High Alert: Romain Gavras On Greek Tragedy Athena

With Athena, music video director Romain Gavras has made the most explosive statement of his career yet – Sam Moore finds out how he did it

Romain Gavras has built an epic. The acclaimed French director of music videos for the likes of Kanye West, Jay-Z, MIA and Jamie xx is back with his third feature film Athena – a Greek myth-inspired story of three brothers in the aftermath of the murder of their youngest sibling, apparently at the hands of the police.

With immersive long takes of chaos and uprising in the Parisian banlieues, Gavras matches his visual verve with searing commentary on racism, inequality, fake news and police brutality. He talks to The Quietus about the inspiration for Athena, its stunning 10-minute unbroken opening shot, the legacy of La Haine and the influence of his parents.

The Quietus: You’ve explored a lot of images of unrest and riots before such as in the ‘No Church in the Wild’ video, are these themes you’ve been wanting to tackle for a while?

Romain Gavras: Yes, they are themes I keep coming back to because in France my true education is the iconography of the French Revolution. And in Greece, the same, from the Trojan War. So I guess there was some kind of obsession where some of the music videos were more like poems or singles, and Athena is more like the album which we wanted to structure around a Greek tragedy narrative and explore it more in depth.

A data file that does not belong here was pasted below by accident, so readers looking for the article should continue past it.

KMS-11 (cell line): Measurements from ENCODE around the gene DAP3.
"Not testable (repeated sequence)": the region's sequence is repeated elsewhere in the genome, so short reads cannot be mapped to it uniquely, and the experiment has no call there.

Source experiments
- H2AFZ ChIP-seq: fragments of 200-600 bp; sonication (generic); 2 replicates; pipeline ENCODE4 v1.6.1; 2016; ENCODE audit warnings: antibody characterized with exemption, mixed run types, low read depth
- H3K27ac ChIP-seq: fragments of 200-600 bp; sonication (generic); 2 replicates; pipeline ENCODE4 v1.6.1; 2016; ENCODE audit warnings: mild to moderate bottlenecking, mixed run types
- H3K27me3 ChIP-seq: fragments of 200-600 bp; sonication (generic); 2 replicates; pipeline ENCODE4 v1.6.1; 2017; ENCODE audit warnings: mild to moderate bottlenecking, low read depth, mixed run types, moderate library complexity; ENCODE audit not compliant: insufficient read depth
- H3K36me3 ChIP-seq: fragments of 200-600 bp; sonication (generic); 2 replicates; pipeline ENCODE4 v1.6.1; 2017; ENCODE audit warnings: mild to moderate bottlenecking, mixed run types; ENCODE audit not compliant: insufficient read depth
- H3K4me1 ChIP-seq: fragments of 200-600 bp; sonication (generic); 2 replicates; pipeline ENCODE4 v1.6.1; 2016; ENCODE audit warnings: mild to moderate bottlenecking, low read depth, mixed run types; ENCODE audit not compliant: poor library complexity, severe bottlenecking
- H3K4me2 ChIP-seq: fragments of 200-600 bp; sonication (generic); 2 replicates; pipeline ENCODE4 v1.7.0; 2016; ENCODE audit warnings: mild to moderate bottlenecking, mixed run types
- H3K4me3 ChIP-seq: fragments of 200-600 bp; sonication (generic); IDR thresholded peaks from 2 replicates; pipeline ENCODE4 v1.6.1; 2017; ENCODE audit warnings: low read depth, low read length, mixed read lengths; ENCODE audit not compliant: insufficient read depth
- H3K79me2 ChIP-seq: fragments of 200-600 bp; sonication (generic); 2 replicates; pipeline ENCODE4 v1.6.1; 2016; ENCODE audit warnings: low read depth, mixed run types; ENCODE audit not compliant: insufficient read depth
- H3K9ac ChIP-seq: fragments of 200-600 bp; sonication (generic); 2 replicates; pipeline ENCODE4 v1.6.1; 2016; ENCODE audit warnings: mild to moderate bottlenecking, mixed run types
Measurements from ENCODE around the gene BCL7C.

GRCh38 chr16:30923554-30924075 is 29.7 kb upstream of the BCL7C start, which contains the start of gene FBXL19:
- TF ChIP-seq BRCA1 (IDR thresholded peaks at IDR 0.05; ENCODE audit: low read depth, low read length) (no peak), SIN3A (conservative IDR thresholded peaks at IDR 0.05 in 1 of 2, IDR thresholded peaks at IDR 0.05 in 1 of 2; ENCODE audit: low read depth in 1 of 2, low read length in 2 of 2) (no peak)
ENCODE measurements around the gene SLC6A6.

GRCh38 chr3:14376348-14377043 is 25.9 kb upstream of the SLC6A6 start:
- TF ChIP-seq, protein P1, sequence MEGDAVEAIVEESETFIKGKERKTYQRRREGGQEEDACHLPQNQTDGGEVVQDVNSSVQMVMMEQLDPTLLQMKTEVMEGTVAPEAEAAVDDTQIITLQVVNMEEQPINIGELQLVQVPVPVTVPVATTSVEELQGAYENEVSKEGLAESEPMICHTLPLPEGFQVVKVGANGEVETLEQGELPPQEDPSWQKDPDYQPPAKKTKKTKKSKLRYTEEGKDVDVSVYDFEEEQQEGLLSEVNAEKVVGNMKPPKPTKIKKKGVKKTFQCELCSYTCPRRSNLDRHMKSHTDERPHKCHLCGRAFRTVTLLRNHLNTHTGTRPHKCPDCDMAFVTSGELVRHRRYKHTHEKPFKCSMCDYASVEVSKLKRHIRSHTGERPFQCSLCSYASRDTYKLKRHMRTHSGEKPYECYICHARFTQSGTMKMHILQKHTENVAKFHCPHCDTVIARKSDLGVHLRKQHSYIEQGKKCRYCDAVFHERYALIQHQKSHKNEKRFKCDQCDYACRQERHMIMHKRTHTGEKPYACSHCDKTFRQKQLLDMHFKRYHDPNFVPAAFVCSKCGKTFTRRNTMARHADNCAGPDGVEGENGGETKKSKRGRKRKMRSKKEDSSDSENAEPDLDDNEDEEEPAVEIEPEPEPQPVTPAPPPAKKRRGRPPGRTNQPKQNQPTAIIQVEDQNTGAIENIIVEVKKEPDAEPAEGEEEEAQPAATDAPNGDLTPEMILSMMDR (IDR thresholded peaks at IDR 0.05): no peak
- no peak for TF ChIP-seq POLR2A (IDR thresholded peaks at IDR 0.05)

So was the origin for the idea from the Greek myth and wanting to put that in a contemporary situation?

Yeah, when me and Ladj Ly [director of Les Misérables], a childhood friend of mine, started writing, it was around the idea of the spark that could ignite the fire in the French nation. And to be inside it, to start from the intimate pain of a brotherhood that gets torn apart and their pain and their way of grieving and rage and how it’s going to spill over the neighbourhood and over the nation.

Most films set in the banlieues or estates are often very gritty, very realistic, and obviously Athena is not that. Was it more interesting to you to explore these ideas with very stylistic iconography?